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The Movie Time Machine Of '1917'

Published December 19, 2019 at 10:36 AM PST
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Director Sam Mendes (center) and cinematographer Roger Deakins on the set of "1917."
Andrew Milligan/PA Images via Getty Images
Director Sam Mendes (center) and cinematographer Roger Deakins on the set of "1917."

On today's show:

Mendes And Deakins Pull Off A Camera Trick

(Starts at 7:45)

The new film, “1917,” is an ambitious WWI drama, co-written and directed by Sam Mendes ("American Beauty"). To pull off his idea for how to shoot it, he turned to famed cinematographer Roger Deakins. He’s been nominated for 14 Oscars and won the last time he was in competition, for “Blade Runner 2049.” For “1917” he and Mendes set out to do something novel: filming the movie in a single, continuous shot. Mendes has a background in theater which helped him when making the movie.

Will 'Cats' Snuggle Up To Moviegoers?

(Starts at :45)

John talks with Steven Zeitchik of The Washington Post about his story on the movie version of "Cats": "As the Universal Pictures musical seeks to become a holiday blockbuster beginning Friday, even experts do not know what to expect. In this age of hyper-audience tracking, extreme marketing spends and close monitoring of social media, 'Cats' has become the most peculiar of corporate entertainment products: an enigma."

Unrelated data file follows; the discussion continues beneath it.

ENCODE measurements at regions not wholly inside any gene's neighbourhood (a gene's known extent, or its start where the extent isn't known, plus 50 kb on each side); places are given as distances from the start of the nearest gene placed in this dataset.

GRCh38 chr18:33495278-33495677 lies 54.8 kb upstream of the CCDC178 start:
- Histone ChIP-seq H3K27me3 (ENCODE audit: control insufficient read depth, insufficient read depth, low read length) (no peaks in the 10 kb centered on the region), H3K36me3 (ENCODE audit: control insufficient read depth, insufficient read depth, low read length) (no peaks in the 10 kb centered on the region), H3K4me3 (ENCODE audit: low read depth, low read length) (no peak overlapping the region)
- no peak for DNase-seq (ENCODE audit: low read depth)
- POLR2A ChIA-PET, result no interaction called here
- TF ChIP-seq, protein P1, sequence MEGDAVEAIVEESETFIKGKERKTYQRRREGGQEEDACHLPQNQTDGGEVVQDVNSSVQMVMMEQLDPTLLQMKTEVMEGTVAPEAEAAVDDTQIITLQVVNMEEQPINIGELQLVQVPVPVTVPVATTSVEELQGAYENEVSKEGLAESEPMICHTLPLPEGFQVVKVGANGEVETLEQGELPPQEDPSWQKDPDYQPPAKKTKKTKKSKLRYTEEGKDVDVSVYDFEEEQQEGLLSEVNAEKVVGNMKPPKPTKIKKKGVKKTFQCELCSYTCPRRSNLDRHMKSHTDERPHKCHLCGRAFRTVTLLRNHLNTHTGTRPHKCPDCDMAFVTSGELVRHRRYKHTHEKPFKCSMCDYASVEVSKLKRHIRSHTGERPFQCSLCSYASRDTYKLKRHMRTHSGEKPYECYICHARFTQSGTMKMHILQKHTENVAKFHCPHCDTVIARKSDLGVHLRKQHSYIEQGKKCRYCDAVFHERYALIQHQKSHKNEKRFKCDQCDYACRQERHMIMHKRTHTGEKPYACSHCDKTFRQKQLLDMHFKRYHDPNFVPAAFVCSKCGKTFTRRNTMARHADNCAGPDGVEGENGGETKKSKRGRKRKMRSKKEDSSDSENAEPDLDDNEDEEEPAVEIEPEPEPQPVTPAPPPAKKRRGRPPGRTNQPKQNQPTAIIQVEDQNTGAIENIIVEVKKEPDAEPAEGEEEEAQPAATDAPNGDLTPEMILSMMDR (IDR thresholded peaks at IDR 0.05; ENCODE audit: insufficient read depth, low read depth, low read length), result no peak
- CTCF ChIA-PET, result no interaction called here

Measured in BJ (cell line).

Songwriter Kathryn Bostic Is A Rare Bird

The 15 songs on the short lists for the musical Academy Awards categories were announced this week. They will be narrowed down to five finalists. One of the artists in the best original song category is songwriter Kathryn Bostic. She wrote and performed the end title song from the documentary, "Toni Morrison: The Pieces I Am." Bostic also composed the score for — and produced — the new Alfre Woodard movie, "Clemency," which opens Dec. 27. The Frame contributor Tim Greiving has this profile.

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